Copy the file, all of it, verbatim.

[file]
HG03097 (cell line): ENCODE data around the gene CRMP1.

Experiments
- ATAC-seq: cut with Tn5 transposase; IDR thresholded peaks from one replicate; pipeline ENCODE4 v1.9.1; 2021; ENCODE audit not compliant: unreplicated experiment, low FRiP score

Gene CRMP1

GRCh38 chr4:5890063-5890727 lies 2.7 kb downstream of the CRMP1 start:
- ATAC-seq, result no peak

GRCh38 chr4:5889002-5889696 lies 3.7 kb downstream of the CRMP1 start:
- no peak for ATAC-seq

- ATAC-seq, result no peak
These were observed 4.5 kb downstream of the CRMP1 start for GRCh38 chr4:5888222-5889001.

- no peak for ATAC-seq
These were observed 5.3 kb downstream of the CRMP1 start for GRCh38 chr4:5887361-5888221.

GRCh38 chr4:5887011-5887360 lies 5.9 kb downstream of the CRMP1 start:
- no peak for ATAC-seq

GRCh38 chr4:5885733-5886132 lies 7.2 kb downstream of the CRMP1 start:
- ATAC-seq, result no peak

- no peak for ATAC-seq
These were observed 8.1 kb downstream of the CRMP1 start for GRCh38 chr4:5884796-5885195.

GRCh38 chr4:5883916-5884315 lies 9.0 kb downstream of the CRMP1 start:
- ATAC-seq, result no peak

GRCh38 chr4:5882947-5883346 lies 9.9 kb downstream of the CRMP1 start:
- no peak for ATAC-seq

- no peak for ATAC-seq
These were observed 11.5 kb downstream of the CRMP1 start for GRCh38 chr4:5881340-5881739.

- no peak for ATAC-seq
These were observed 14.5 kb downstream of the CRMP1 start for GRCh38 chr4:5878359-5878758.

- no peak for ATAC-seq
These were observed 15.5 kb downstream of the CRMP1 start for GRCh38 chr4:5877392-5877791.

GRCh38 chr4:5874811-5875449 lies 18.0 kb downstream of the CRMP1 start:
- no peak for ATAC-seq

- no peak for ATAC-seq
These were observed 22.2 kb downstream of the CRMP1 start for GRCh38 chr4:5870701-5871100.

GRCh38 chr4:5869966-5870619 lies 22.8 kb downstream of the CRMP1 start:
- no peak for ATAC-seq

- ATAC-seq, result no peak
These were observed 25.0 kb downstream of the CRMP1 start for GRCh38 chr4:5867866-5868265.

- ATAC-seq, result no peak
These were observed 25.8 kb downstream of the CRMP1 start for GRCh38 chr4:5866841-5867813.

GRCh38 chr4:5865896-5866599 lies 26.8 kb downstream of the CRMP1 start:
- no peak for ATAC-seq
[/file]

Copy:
HG03097 (cell line): ENCODE data around the gene CRMP1.

Experiments
- ATAC-seq: cut with Tn5 transposase; IDR thresholded peaks from one replicate; pipeline ENCODE4 v1.9.1; 2021; ENCODE audit not compliant: unreplicated experiment, low FRiP score

Gene CRMP1

GRCh38 chr4:5890063-5890727 lies 2.7 kb downstream of the CRMP1 start:
- ATAC-seq, result no peak

GRCh38 chr4:5889002-5889696 lies 3.7 kb downstream of the CRMP1 start:
- no peak for ATAC-seq

- ATAC-seq, result no peak
These were observed 4.5 kb downstream of the CRMP1 start for GRCh38 chr4:5888222-5889001.

- no peak for ATAC-seq
These were observed 5.3 kb downstream of the CRMP1 start for GRCh38 chr4:5887361-5888221.

GRCh38 chr4:5887011-5887360 lies 5.9 kb downstream of the CRMP1 start:
- no peak for ATAC-seq

GRCh38 chr4:5885733-5886132 lies 7.2 kb downstream of the CRMP1 start:
- ATAC-seq, result no peak

- no peak for ATAC-seq
These were observed 8.1 kb downstream of the CRMP1 start for GRCh38 chr4:5884796-5885195.

GRCh38 chr4:5883916-5884315 lies 9.0 kb downstream of the CRMP1 start:
- ATAC-seq, result no peak

GRCh38 chr4:5882947-5883346 lies 9.9 kb downstream of the CRMP1 start:
- no peak for ATAC-seq

- no peak for ATAC-seq
These were observed 11.5 kb downstream of the CRMP1 start for GRCh38 chr4:5881340-5881739.

- no peak for ATAC-seq
These were observed 14.5 kb downstream of the CRMP1 start for GRCh38 chr4:5878359-5878758.

- no peak for ATAC-seq
These were observed 15.5 kb downstream of the CRMP1 start for GRCh38 chr4:5877392-5877791.

GRCh38 chr4:5874811-5875449 lies 18.0 kb downstream of the CRMP1 start:
- no peak for ATAC-seq

- no peak for ATAC-seq
These were observed 22.2 kb downstream of the CRMP1 start for GRCh38 chr4:5870701-5871100.

GRCh38 chr4:5869966-5870619 lies 22.8 kb downstream of the CRMP1 start:
- no peak for ATAC-seq

- ATAC-seq, result no peak
These were observed 25.0 kb downstream of the CRMP1 start for GRCh38 chr4:5867866-5868265.

- ATAC-seq, result no peak
These were observed 25.8 kb downstream of the CRMP1 start for GRCh38 chr4:5866841-5867813.

GRCh38 chr4:5865896-5866599 lies 26.8 kb downstream of the CRMP1 start:
- no peak for ATAC-seq